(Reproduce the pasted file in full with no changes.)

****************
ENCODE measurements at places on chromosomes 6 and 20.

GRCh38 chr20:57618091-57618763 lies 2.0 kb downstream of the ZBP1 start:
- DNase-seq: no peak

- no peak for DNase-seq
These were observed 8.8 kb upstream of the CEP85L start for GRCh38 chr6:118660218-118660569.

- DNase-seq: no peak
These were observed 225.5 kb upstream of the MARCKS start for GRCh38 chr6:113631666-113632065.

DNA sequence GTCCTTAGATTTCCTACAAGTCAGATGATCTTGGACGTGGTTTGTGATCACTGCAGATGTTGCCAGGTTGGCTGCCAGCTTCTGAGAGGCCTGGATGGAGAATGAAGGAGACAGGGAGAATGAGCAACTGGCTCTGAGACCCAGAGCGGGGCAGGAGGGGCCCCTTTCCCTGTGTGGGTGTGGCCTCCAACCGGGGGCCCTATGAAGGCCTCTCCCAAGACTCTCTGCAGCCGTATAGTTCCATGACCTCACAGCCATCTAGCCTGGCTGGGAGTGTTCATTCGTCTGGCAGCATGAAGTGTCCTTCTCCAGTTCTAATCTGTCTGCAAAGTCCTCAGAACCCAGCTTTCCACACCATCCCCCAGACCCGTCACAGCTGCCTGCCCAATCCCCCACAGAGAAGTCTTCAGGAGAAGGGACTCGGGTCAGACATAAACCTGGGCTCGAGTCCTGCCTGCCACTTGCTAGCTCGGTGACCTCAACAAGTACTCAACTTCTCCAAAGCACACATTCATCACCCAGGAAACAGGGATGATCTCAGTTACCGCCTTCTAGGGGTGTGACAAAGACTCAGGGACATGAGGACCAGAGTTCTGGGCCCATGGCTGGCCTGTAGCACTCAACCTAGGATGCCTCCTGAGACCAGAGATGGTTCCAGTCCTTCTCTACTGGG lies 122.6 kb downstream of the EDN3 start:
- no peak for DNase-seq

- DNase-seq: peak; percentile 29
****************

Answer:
ENCODE measurements at places on chromosomes 6 and 20.

GRCh38 chr20:57618091-57618763 lies 2.0 kb downstream of the ZBP1 start:
- DNase-seq: no peak

- no peak for DNase-seq
These were observed 8.8 kb upstream of the CEP85L start for GRCh38 chr6:118660218-118660569.

- DNase-seq: no peak
These were observed 225.5 kb upstream of the MARCKS start for GRCh38 chr6:113631666-113632065.

DNA sequence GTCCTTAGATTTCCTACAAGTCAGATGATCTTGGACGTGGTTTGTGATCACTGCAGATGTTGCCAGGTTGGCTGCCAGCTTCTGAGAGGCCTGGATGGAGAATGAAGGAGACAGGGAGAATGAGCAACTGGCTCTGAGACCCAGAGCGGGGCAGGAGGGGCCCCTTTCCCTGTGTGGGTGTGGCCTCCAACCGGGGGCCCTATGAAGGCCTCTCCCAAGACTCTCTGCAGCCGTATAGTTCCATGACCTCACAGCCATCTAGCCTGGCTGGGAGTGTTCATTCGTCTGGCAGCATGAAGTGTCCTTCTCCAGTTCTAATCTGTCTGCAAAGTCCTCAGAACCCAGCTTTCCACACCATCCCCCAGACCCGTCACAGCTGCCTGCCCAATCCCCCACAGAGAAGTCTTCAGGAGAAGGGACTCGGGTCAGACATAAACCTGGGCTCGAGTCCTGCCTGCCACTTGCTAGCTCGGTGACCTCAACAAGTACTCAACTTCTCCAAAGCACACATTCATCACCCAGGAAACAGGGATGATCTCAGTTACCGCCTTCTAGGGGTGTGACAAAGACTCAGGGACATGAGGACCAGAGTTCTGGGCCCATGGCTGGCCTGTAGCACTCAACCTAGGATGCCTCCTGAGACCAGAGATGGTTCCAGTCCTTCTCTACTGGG lies 122.6 kb downstream of the EDN3 start:
- no peak for DNase-seq

- DNase-seq: peak; percentile 29